- 2015: 41 (tied for 17th of 20)
- 2016: 32 (dead last)
The current season has started off on a better note, with seven goals from their five outings, and they've yet to be shutout. But at the same time aside from one outlier – a 3-2 win against 10-man Vancouver way back in Week 2 – they're putting up just one goal per game. That was the case last week as they struggled mightily to build anything appreciably dangerous against Seattle until second half stoppage, when they had to throw numbers forward after conceding Nico Lodeiro's Goal of the Week winner.
San Jose found their equalizer for the 1-1 draw, of course, but playing for last-second miracle goals isn't sustainable. Nor is planning around Anibal Godoy's ability to scorch the earth from distance, and here's a number to drive that home: San Jose have attempted 29 shots from outside the box this year, and have put just three on target. All three of those came against the shorthanded 'Caps.
There's just no misdirection for this group. The winning moments still have to come from Chris Wondolowski – who's still productive, but isn't the same type of "build an attack around his skillset" player he was in 2012 – or it feels like they're not going to come at all.
I'll also be watching: I'm curious to see how far the Dallas fullbacks push forward. Generally when they play at San Jose they sit deep to try to prevent wide service, and then counter into space.
I'm going to tell a story in three images.
Blue is an assist, yellow is a pass that leads to a shot, and green is just a regular pass. There's not a ton happening there, but that's fine. Often the chalkboard doesn't tell the whole story.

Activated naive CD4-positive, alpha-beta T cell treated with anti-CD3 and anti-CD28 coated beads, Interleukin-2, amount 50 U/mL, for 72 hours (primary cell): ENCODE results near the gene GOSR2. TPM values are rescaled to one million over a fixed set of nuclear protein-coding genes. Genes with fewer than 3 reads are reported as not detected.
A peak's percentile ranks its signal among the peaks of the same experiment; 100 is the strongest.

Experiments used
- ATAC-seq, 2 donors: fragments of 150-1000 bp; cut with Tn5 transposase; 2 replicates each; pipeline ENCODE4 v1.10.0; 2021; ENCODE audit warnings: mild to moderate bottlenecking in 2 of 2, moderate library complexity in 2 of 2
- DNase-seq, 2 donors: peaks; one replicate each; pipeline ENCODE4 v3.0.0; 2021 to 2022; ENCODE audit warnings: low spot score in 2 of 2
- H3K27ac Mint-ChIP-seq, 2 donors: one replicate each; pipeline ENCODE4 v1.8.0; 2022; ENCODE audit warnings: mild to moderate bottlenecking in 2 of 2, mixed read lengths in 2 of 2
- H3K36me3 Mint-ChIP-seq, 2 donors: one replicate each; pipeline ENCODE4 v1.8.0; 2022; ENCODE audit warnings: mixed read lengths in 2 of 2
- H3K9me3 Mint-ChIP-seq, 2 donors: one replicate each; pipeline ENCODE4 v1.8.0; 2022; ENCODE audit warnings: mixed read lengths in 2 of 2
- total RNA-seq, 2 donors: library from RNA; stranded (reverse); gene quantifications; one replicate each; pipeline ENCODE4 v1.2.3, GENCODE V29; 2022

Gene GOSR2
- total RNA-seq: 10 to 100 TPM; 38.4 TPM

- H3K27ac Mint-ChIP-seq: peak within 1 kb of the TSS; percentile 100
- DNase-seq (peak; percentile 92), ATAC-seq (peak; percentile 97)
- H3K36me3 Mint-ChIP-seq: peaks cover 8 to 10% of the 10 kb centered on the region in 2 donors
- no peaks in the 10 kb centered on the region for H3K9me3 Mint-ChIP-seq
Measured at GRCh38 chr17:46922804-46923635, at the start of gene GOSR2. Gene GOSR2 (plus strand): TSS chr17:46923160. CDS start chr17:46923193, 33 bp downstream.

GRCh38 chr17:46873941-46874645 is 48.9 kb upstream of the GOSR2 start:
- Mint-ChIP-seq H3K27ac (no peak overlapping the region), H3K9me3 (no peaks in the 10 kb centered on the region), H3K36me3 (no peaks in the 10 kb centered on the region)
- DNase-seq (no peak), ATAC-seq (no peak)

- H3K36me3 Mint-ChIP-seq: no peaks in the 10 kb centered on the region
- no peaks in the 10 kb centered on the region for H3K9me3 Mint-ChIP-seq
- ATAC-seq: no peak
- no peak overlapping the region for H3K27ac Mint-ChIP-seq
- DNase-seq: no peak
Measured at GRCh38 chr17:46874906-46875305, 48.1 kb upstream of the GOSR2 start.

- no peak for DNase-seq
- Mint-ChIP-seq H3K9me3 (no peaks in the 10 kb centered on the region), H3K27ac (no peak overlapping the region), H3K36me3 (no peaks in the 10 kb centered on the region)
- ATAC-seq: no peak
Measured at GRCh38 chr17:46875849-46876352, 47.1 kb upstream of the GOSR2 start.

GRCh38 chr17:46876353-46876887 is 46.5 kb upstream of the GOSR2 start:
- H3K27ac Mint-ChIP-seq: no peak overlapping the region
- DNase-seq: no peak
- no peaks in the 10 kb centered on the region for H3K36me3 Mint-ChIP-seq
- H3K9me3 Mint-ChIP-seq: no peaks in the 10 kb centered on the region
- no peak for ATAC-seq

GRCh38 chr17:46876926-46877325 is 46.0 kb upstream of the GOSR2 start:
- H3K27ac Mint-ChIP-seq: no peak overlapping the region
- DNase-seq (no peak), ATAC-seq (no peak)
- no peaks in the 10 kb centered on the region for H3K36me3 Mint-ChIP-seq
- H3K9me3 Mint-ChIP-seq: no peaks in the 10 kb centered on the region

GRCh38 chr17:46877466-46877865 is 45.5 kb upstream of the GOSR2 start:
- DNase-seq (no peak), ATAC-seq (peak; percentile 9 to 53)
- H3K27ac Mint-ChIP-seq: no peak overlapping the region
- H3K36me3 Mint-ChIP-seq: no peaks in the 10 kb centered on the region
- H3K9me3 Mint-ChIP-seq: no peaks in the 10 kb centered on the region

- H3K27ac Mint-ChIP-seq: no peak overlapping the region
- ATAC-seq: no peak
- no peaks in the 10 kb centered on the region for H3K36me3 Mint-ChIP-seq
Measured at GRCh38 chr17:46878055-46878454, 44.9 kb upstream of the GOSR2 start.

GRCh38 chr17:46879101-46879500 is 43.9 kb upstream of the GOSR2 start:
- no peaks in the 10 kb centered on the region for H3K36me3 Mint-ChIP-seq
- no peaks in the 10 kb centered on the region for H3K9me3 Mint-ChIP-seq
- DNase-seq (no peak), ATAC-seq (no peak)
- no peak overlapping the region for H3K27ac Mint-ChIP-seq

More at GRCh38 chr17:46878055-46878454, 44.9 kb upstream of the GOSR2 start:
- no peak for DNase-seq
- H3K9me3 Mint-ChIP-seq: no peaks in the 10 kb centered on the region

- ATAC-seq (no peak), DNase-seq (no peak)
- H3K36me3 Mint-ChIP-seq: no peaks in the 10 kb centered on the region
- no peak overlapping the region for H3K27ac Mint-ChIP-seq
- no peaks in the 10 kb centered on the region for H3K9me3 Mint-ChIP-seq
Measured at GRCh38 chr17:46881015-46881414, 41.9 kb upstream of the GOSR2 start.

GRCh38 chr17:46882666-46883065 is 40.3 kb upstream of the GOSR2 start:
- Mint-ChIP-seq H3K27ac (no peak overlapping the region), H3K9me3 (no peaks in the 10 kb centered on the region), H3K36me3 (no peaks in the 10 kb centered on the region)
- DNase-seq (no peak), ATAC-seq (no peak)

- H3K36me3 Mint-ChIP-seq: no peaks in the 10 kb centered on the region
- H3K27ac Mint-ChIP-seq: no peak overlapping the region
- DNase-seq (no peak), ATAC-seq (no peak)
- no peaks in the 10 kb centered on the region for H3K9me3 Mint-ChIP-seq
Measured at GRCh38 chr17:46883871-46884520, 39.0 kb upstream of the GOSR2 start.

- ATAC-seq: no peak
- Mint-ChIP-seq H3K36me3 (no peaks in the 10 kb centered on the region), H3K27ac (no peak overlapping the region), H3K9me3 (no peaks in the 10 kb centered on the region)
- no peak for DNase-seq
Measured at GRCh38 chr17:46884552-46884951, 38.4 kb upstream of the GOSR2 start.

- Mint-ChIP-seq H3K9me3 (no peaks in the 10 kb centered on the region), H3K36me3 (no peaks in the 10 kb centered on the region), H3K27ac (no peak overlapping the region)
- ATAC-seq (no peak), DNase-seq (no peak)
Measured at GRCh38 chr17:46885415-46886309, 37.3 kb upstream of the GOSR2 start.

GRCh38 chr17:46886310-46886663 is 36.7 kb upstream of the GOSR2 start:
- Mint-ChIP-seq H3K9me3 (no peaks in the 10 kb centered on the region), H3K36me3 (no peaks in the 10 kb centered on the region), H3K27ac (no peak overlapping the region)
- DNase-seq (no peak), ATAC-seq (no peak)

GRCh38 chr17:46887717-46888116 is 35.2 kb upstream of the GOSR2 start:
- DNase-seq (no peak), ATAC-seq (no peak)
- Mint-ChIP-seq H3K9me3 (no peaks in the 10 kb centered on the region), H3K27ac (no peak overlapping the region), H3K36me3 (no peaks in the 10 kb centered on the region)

2. Here are their completed passes from minute 55 onwards:
That's right around the time when OCSC switched out of a diamond – which RBNY had finally started pulling apart and blowing up – and into a flatter, flattish 4-4-2. Doing so more or less caused them to vacate the left side of their attack.
3. This is who, when healthy, lines up on the left side of midfield, inverted so he can point directly toward goal:
Orlando City SC will host LA on Saturday (2:30 pm ET; FOX) without Kaká, who is still injured. They'll also be without Matias Perez Garcia, Kaká's replacement as the creative hub, who is suspended – and who played as the No. 10 in that diamond, and did really well with the burden for about 45 minutes. Antonio Nocerino, who's had a mini-revival at the start of this season, is also out hurt.
My guess at the Orlando City midfield? A flat four, with Luis Gil inverted on the left, Servando Carrasco and Cristian Higuita playing in the center, and Will Johnson on the right. Alternate take? Gil at the point of a diamond, Higuita and Johnson as shuttlers, and Carrasco as a pure defensive midfielder.
The Purple Lions have some options, but all are untested and, at this juncture, theoretical. What's not theoretical is their ability to generate danger just by playing long through the forward pairing of Cyle Larin and Carlos Rivas. Whatever the midfield personnel and alignment, that'll be OCSC's modus operandi.
I'll also be watching: Nathan Smith, late at the back post. The Galaxy Homegrown right back has had some nice moments, but he's been sleepy off the ball when defending in the final third. That's the type of thing Gil – who's always been better off the ball than on it – can and will punish.
One more thing:
Happy weekending, everybody.